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Houston v. Stewart

United States District Court, E.D. Michigan, Southern Division

May 2, 2017

IRENE HOUSTON, Petitioner,
v.
ANTHONY STEWART, Respondent.

          OPINION AND ORDER CONDITIONALLY GRANTING THE PETITION FOR A WRIT OF HABEAS CORPUS

          HONORABLE ARTHUR J. TARNOW UNITED STATES DISTRICT JUDGE

         Irene Renee Houston, (“Petitioner”), incarcerated at the Women's Huron Valley Correctional Facility, in Ypsilanti, Michigan, filed a pro se petition for a writ of habeas corpus pursuant to 28 U.S.C. § 2254, challenging her conviction for embezzlement of $100, 000 or more, in violation of M.C.L.A. § 750.174(7), and forgery, in violation of M.C.L.A. § 750.248. Petitioner is currently serving a sentence of eight to twenty years' imprisonment for the embezzlement conviction and two to fourteen years' imprisonment for the forgery conviction.

         Petitioner raises a number of claims alleging the incorrect scoring of her sentencing guidelines, the ineffective assistance of trial counsel, and the ineffective assistance of appellate counsel. For the reasons stated below, petitioner's application for writ of habeas corpus is CONDITIONALLY GRANTED.

         I. Background

         Petitioner pleaded guilty to the above offenses on November 18, 2010, in the Wayne County Circuit Court. On February 17, 2011, petitioner was sentenced 8-20 years imprisonment for the embezzlement conviction and 2-14 years imprisonment for the forgery conviction.

         On March 3, 2011, petitioner filed a timely request for the appointment of appellate counsel. Phillip Comorski was appointed as appellate counsel on March 23, 2011. On August 14, 2011, appellate counsel visited petitioner in prison. Petitioner informed appellate counsel that she wanted to challenge her sentencing guidelines, but not the underlying plea. Appellate counsel informed petitioner that he would contact her at a later date by mail.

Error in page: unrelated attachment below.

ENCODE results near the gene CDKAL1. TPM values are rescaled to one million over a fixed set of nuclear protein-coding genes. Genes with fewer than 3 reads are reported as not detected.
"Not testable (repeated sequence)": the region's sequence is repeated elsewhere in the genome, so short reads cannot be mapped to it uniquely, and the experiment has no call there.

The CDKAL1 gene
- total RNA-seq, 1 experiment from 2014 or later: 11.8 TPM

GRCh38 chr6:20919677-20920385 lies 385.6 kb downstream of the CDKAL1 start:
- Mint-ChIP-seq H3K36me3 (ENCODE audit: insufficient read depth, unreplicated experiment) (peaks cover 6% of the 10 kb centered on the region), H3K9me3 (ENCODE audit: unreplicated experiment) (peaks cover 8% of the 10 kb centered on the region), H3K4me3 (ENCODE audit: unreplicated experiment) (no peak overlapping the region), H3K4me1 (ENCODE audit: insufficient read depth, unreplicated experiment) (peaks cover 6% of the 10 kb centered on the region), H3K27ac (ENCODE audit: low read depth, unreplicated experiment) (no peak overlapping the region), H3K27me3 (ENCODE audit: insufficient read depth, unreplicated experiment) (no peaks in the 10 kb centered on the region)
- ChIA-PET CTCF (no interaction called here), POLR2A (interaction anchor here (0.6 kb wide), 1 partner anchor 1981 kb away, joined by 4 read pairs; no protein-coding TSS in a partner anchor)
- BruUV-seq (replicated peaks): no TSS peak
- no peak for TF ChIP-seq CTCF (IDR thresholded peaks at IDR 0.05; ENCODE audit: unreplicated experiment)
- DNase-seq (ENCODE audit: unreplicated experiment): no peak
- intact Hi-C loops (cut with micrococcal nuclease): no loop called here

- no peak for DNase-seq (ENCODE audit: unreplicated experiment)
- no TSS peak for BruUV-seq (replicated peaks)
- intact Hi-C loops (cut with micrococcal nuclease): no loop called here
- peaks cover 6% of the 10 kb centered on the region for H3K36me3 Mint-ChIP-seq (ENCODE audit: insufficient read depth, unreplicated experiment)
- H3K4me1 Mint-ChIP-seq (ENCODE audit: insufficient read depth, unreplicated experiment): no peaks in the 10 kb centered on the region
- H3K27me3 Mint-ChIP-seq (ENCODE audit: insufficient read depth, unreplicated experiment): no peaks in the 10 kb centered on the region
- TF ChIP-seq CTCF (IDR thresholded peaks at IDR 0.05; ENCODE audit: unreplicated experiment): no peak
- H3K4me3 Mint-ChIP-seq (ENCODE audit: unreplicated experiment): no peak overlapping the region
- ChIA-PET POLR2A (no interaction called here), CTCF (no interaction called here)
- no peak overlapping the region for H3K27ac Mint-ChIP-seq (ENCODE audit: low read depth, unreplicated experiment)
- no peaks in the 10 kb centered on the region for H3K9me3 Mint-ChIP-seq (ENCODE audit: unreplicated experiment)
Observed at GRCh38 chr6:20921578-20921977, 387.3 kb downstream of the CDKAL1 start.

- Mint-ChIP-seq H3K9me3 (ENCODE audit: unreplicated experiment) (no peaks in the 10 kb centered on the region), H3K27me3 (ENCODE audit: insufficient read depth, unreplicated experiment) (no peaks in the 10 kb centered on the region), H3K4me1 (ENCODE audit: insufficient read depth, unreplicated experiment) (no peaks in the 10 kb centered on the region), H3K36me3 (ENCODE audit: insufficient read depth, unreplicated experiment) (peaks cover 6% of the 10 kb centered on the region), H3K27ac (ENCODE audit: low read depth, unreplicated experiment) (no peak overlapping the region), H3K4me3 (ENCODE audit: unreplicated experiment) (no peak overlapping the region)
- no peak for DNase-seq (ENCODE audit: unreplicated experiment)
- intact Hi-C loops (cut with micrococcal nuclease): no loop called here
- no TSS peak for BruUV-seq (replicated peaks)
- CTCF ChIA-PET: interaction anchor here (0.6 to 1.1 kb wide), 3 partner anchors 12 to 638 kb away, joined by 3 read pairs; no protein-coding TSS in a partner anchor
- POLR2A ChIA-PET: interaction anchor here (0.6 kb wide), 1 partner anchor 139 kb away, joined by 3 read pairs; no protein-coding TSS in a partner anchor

In May of 2013, petitioner wrote to Mr. Comorski to ask for a copy of her Sentencing Information Report to check on the guidelines herself, since it had already been 1 ½ years since she had last heard from Mr. Comorski. Comorski responded by sending petitioner a letter dated May 30, 2013, informing petitioner that he had withdrawn from her case back in 2011 and another attorney had been appointed, telling her that “inquiry should be directed to whomever was appointed as substitute counsel.” Doc. # 1, Pg ID 39. This Court notes that Comorski failed to file a brief with his motion to withdraw that was in conformity with the dictates of Anders v. California, 386 U.S. 738 (1967).

         The trial court granted appellate counsel's motion to withdraw. However, the trial court never appointed substitute appellate counsel, contrary to the representations made by Comorski in his letter to petitioner, dated May 30, 2013.[1]The record reflects that on November 22, 2011, the circuit court entered an order granting Comorski's motion to withdraw as appellate counsel, but scratched out the portion of Comorski's presented order allowing for new appointed counsel. People v. Houston, No. 10-6776-01-FH (Wayne County Circuit Court, November 22, 2011), Doc. # 6-1, Pg ID 151.

         On August 14, 2013, petitioner filed a Halbert Motion[2] for the appointment of appellate counsel, which was denied in a form order. People v. Houston, No. 10-006776-01-FH (Wayne County Circuit Court, November 18, 2013).

         On September 5, 2013, petitioner filed her original habeas petition for a writ of habeas corpus. On October 16, 2013, this Court held the petition in abeyance so that petitioner could return to the state courts to exhaust her claims.

         On October 31, 2013, petitioner filed a motion for relief from judgment, which was denied. People v. Houston, No. 10-6776-01-FH (Wayne County Circuit Court, March 3, 2014), Doc. # 10-6, Pg ID 387. The Michigan appellate courts denied petitioner leave to appeal. People v. Houston, No. 150403 (Mich.Ct.App. Sept. 19, 2014); lv. den. 498 Mich. 852; 864 N.W.2d 564 (2015).

         On July 16, 2015, petitioner filed an amended petition for writ of habeas corpus, in which she sought relief on the same grounds that she raised in her original habeas petition:

I. Sentence is invalid due to an upward departure from the sentencing guidelines range due to improper and incorrect PRV and OV scoring.
II. Ineffective assistance of counsel.
III. Ineffective assistance of appellate attorney.

         The Court reopened the petition to the Court's docket on September 25, 2015.

         II. ...


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